It's a terrible thing, being 25 with a sense of perspective. Even when your blood sugar has plummeted and you have cramps and your book is long long long, you can't moan about how you're a failure and never sell anything and can't do anything right and will never get anything good done and are now officially washed up, because the little voice in the back of your head snickers and goes, "Uh, honey? You're twenty-five." And keeps repeating it until you get the point and stop feeling sorry for yourself and get some fruit leather and get back to work. It would be much easier without the sense of perspective, with a little wallowing in gloom and despair. But noooooo.

I picked up K.J. Parker's Colours in the Steel to read at lunch, because Nordic Religions in the Viking Age was not a solitary meal book. It's trade paper, so it won't lay open on the table by itself, and it required note-taking, and as I refuse to stick my face in my plate to snarf...three hands. Or frequent breaks to actually get food into me, which kind of defeats the point of calling it "lunch" instead of "extended research hour." So the Parker it is. It's fun so far, and also it's starting to give me a picture of what a "Stella book" is. Sketching in the outlines of Stella bookness, at the very least. I'm also most of the way through Nordic Religions..., so I'll probably finish that today.

I went upstairs after dinner and put my jammies on. I came down and said, "Me and my foot duvets are ready for some barbarian action." Timprov snickered at me. But the History Channel disappointed me, oh, so gravely. I should not have gotten my hopes up. I wouldn't have, except that Timprov had recently seen a History Channel show that had Jesse Byock in it, so I had thought maybe. But no. They had an hour on the Vikings and an hour on the Goths, and they had picked a thesis for each one. The Goths got to be "peaceful farmers pushed too far!" The rest of the Roman Empire was treated like an ethnocultural monolith; anything other than a description of the suffering agrarian Goths was off-limits. Likewise, the Viking segment opened with an archaeological excavation and the comment that the Viking culture had art equal to that of any other European culture at its time. But then we forget that! No, no, must not talk about Vikings except in terms of smashy-smashy! Must pretend that directly patrilineal hereditary kingship was universal! Etc.! Yuck. TV is so much suckier than books.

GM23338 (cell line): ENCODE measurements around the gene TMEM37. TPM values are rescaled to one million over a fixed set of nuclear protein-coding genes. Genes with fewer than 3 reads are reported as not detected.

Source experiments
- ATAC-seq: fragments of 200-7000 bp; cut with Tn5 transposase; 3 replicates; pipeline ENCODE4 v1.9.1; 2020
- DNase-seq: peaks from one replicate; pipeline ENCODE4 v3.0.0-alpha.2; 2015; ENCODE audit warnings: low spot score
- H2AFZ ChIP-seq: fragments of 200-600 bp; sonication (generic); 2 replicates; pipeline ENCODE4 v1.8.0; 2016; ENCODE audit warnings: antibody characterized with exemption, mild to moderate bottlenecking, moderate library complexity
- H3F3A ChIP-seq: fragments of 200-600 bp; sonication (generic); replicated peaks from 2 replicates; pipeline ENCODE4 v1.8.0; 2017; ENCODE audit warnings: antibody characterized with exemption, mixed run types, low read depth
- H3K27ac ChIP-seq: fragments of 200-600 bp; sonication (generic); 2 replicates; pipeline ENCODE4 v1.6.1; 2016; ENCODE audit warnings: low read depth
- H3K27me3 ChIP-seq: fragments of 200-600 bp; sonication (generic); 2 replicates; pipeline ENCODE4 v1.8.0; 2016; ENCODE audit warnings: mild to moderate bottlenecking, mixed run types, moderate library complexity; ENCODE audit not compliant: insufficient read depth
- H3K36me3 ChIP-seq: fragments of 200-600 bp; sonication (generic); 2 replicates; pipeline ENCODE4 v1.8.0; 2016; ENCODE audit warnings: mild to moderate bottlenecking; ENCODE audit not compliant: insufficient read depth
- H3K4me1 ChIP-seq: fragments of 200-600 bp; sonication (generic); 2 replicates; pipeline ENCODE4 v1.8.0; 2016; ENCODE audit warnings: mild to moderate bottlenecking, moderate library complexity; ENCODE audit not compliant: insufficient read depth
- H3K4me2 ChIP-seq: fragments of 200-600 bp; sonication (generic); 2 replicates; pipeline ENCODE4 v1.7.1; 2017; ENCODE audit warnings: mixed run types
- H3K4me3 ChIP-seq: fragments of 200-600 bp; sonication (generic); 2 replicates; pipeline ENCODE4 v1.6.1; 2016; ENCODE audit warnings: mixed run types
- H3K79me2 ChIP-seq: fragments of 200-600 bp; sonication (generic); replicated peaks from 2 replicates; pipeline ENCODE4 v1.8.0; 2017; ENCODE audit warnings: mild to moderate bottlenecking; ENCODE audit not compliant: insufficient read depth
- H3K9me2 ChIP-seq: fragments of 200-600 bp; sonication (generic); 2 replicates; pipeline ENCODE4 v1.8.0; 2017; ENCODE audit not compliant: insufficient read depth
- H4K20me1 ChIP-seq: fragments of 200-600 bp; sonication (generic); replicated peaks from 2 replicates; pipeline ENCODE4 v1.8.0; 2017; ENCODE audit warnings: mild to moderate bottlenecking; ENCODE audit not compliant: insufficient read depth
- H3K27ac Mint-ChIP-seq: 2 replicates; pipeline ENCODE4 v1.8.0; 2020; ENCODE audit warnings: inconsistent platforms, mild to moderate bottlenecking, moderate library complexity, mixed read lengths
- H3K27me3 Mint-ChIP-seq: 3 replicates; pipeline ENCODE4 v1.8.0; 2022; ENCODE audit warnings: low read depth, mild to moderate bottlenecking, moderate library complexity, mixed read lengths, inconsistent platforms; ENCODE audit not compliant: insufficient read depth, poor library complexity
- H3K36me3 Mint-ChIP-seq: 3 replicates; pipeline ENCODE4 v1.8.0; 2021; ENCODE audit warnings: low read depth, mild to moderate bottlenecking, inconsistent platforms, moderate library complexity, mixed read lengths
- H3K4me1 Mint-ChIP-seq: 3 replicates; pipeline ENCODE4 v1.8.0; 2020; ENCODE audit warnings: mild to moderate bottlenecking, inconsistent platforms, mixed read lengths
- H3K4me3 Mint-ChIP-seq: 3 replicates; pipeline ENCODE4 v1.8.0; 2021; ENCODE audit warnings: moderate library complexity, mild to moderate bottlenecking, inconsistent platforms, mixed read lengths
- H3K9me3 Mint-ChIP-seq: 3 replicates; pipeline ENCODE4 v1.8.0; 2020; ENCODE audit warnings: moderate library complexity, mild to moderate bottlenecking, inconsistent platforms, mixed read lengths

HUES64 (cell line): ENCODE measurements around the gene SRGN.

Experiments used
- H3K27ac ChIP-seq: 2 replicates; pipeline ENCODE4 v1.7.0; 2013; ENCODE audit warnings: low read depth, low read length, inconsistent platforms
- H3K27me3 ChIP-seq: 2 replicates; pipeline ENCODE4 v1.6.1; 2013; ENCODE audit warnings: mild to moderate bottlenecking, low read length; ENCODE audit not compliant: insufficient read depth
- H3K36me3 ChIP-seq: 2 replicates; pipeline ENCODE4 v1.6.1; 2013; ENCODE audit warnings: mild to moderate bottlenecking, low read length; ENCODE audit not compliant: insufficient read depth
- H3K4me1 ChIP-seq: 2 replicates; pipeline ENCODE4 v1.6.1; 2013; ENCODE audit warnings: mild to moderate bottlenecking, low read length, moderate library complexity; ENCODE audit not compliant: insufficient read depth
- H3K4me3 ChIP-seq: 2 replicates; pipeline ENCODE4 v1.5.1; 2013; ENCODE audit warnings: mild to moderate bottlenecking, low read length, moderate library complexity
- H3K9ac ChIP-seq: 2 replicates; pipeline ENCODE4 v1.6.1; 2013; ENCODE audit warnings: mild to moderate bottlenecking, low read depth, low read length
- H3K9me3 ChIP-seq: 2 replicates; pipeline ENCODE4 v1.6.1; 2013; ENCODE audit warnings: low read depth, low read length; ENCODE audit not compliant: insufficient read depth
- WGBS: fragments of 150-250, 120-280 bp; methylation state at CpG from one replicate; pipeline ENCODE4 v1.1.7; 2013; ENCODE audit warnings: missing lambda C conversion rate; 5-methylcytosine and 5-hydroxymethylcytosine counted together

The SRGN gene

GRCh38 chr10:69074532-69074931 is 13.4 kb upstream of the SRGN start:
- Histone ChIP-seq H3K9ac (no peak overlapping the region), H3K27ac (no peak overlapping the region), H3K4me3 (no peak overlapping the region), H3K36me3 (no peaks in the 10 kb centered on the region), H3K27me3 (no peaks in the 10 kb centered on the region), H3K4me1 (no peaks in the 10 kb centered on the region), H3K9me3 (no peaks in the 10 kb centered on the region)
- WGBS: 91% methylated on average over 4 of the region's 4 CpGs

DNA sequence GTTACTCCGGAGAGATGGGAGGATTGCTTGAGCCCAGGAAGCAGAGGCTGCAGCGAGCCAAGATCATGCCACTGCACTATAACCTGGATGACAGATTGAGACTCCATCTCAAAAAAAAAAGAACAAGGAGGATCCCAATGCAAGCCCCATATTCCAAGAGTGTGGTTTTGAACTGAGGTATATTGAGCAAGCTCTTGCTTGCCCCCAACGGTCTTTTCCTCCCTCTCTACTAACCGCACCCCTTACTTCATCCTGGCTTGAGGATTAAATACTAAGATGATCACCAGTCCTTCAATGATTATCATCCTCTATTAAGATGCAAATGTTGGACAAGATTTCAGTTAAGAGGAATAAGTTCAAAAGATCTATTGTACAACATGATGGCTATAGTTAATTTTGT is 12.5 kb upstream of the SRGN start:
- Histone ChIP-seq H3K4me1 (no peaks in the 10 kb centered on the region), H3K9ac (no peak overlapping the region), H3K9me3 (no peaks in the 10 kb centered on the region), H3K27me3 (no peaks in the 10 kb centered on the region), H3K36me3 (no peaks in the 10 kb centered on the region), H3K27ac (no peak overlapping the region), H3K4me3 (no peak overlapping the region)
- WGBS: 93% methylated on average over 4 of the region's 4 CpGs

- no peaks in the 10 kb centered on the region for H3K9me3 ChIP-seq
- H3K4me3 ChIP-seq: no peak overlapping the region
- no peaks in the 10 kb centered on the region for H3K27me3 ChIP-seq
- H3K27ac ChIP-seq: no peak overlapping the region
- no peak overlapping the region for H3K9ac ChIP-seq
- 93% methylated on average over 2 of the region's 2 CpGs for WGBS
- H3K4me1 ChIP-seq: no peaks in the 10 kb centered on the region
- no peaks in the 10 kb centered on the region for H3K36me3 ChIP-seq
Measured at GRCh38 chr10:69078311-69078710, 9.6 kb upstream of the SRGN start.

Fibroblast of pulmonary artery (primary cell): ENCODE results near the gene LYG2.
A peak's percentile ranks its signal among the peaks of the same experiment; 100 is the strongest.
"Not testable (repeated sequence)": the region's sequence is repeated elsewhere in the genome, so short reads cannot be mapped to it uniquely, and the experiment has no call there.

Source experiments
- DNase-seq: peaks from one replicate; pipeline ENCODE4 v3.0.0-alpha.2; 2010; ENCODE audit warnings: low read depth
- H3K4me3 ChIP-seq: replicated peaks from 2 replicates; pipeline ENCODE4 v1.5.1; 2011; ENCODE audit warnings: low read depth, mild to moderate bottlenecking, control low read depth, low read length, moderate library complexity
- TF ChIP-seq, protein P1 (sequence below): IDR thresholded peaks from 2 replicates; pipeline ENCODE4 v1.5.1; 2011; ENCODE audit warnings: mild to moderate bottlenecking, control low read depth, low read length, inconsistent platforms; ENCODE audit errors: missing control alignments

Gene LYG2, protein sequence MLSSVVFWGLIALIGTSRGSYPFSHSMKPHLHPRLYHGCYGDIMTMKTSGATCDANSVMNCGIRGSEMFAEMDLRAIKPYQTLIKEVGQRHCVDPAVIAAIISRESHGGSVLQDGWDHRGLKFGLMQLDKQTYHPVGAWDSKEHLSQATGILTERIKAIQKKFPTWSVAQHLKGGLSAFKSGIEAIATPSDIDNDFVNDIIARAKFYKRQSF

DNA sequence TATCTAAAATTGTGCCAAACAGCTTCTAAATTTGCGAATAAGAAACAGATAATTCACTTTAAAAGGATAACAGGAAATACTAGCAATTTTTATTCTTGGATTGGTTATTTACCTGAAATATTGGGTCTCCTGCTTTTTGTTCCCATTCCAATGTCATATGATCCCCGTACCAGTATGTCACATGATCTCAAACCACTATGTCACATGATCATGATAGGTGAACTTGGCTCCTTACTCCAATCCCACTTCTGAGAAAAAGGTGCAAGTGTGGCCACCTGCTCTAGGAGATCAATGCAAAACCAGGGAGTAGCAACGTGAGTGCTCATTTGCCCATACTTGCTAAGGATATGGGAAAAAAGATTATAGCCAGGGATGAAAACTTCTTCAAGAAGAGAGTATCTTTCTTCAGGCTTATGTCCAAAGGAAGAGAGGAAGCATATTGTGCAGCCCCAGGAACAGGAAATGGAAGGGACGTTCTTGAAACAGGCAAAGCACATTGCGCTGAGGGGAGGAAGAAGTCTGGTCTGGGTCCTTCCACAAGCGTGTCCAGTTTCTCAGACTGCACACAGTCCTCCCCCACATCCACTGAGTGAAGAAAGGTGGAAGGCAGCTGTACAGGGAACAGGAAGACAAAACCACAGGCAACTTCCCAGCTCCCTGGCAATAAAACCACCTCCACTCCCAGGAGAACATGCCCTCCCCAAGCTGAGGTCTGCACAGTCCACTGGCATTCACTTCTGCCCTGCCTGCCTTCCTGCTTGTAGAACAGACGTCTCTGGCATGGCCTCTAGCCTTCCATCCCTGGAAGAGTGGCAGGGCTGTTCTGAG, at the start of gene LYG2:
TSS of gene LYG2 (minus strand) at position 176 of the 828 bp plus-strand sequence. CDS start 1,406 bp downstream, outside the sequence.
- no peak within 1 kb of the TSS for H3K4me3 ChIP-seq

C.J. had not been around Mark and Timprov nearly as much as we'd all have liked for the last four years before we moved home, so his History Channel experience was previously limited. He didn't know that their method of filming documentaries involves approximately five minutes of acting footage, repeated at least seven times per scene. This one wasn't as bad as the one on Russia, where they used the same "shadowed guy kneeling and praying" footage for at least four different events with different main characters. But still.

We should have watched "Galaxy Quest" instead. It's a good movie for when one has just been smacked over the head.

Anyway, anyway. Everything is taking longer than it should this morning. I'm going to throw the chili in the crockpot and head out to get groceries. Then work. Work work work. Yes. Definitely.